After a deep-dive into countless fascinating facts about the fruit, we’ve cherry-picked our favorite bits of trivia in honor of National Cherry Month. Read on for our top six anecdotes about this delicious fruit.
You’ve likely heard the tale as old as America itself – George Washington, the Father of our Nation, was given a hatchet by his own father in his younger years. As the story goes, Washington used his gift to chop down a cherry tree – not yet realizing the taboo of this act. When questioned out by outraged onlookers, Washington immediately confessed to his faux paux – famously quipping that he “cannot tell a lie,” regardless of the infamy it earned him.
Few people realize that this classic story is not only misquoted quite often – Washington’s famous tale of honesty was a lie from the very start. In 1799, following the death of our first president, the public craved any information on Washington that they could get their hands on (keep in mind that the onset of the internet was still centuries away). Mason Locke Weems seized this opportunity to release the first biography of Washington’s fascinating life of liberty – while taking some liberties of his own with the story’s details. Weems eloquently described young Washington’s hunger for something to hack with his new ax, frequently targeting his mother’s pea plants and other small exploits before removing the bark of a nearby cherry tree. While his mission was thoroughly executed, Weems explained that the remaining vulnerability of the fully-barked cherry tree ruined its chances for healthy growth. While this story never actually happened, the fascinated public couldn’t get enough of this and other fables, hence the proliferation of the story for the next two hundred years.
While Washington didn’t actually kill that cherry tree, cherries may have killed a later President on our Zachary Taylor. At a Fourth of July celebration in 1850, Zachary Taylor took a leisurely stroll through our Nation’s capital before settling in for a glass of warm milk and a big bowl of fresh-picked cherries. However, he developed severe stomach cramps later that day and within days he was dead. Experts presume Salmonella was present in the cherries or milk he consumed, as the 1800s weren’t exactly known for the food sanitation or safety standards we’ve implemented since. Rest in peace, President Taylor. Thankfully, we can safely enjoy cherries and beverages - and Black Cherry CBD beverages - today with detailed information on exactly what we're drinking.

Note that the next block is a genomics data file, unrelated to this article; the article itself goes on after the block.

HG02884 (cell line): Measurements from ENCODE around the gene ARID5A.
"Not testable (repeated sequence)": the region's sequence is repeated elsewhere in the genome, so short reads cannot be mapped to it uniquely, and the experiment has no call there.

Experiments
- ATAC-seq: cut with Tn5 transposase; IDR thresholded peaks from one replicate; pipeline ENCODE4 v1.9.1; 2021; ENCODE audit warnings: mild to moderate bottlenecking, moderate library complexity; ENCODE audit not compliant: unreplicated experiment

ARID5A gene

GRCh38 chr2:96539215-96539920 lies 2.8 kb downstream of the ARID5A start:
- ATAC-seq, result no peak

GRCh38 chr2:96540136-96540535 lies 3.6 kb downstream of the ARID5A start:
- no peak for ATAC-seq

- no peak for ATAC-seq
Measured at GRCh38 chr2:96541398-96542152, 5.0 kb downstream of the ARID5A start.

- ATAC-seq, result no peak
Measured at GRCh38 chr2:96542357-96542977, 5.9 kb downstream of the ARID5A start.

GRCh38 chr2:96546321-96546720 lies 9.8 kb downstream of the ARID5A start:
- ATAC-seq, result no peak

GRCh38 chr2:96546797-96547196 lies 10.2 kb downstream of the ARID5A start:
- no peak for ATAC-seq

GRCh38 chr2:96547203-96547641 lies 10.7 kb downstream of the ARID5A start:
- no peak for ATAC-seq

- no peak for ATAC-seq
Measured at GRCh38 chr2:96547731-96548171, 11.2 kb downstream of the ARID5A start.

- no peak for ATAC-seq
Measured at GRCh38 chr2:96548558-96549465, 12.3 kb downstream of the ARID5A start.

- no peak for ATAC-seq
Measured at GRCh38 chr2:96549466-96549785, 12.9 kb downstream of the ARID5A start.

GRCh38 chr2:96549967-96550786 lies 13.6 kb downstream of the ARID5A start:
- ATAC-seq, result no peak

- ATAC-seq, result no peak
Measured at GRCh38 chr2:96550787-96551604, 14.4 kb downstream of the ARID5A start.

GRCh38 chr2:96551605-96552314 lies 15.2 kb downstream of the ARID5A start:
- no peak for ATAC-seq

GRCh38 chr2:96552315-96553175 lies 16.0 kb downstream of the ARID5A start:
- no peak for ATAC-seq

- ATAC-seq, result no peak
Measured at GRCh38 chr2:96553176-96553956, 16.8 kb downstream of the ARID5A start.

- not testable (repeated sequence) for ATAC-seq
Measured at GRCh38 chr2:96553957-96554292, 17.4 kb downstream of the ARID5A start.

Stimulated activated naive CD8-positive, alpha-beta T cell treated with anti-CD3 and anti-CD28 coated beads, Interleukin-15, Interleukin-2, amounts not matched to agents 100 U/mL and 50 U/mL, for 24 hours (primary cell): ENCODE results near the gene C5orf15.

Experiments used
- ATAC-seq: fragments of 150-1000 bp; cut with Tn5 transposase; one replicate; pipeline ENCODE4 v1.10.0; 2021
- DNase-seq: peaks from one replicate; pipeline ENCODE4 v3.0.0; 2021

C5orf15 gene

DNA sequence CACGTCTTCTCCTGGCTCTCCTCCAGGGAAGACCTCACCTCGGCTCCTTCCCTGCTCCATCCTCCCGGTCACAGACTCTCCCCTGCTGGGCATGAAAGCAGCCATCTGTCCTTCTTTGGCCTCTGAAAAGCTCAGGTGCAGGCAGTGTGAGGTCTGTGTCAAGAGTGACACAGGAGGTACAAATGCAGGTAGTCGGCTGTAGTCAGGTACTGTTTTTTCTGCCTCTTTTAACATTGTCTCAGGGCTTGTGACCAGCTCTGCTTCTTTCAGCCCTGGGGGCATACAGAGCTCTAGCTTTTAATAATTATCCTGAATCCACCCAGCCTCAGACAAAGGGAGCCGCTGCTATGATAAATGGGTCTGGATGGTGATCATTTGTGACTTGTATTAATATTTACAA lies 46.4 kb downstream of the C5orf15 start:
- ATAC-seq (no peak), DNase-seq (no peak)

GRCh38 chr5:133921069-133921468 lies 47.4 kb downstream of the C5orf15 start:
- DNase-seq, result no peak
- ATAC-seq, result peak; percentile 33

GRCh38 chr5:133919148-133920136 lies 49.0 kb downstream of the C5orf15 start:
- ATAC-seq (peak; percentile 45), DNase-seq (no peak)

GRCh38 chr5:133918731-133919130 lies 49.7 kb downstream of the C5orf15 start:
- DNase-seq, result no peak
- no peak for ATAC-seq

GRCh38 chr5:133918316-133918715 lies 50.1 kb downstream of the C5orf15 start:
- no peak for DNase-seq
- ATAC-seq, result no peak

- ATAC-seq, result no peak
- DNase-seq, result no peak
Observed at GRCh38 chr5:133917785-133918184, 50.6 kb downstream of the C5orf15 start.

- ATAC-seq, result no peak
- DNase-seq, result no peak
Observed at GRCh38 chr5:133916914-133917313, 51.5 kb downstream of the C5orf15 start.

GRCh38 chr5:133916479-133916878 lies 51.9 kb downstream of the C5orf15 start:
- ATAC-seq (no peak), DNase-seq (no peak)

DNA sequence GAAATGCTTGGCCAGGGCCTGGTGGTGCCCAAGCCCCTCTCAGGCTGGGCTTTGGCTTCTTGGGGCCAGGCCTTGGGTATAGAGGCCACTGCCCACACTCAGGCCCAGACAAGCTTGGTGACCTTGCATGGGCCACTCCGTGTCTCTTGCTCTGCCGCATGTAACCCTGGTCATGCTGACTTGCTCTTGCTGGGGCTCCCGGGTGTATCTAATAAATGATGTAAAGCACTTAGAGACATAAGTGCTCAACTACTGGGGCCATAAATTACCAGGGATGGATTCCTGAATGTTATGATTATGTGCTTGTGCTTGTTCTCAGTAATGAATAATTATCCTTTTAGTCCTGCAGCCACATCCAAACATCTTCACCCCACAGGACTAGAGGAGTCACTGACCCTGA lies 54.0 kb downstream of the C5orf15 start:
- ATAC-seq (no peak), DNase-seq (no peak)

Approximately twenty types of cherries are produced for commercial sale and consumption for the public to enjoy. However, more than a thousand different types of cherries exist today – with more than 500 sweet varieties and just as many tart ones. In other words, only two percent of cherry types deemed to be the tastiest make their way to the shelves of farmers markets and retail stores. Talk about cherry picking!
Washington State produces roughly 62 percent of sweet cherries sold throughout the United States. Sweet cherries are most popular during the summer time, when they’re ripe for raw consumption. Oregon, California, and Washington collectively produce 94% of the nation’s sweet cherries. Tart cherries – which are most commonly used for cooking – stem primarily from Michigan farms. In fact, more than half of the country’s tart cherries are grown in Michigan.
From the Kennedys to the Fords, some families make history together with their contributions to society or uncanny talent. Such as the case for the Krause family in, who’ve smashed world records as unprecedented cherry-pit spitters. At Eau Claire, Wisconsin’s annual competition, Brian showcased his skills with an unprecedented pit-spit of 93 feet. His father and brother held cherry pit-spitting records before passing the family torch to Brian.
A single cherry tree produces an average of 7,000 cherries. Rather than waste time picking cherries individually, most modern growers use mechanical shakers to separate cherries from their branches. These shakers grip the tree and rattle it intensely, loosening the cherries until they fall to a tarp below, which then feed onto a conveyer belt to be sorted and eventually packaged. Check out this video to see the process in action.
Contrary to popular misconception, Bing Cherries owe their name to a different source. Cherries of this type are the namesake of orchard foreman Ah Bing (whose name I’ll forever envy). Bing collaborated with fellow farmer Seth Lewelling to cultivate the rich, red bing cherries we still know and love today. As legend has it, Ah Bing supervised thirty workers at the Lewelling nursery as a gifted horticulturalist. Sadly, The Chinese Exclusion Act of 1882 demanded Bing’s deportation and barred his ability to return. Lewelling popularized their collaborative dreamchild throughout the United States after naming the fruit in his partner’s honor.
In honor of National Cherry Month, we raise a can of our rich, flavorful Sparkling CBD Black Cherry Soda to cherries. All five flavors of our hemp CBD beverages are delicious and refreshing. Our products all contain phytocannabinoid-rich, broad spectrum hemp extract and can be delivered right to your doorstep. Better yet, each flavor of sparkling CBD soda are vegan, non-GMO, and free of gluten, sodium, and preservatives. PCR hemp extract is one of just five ingredients in every sparkling CBD soda can, and you’ll taste that sweet simplicity with every sip.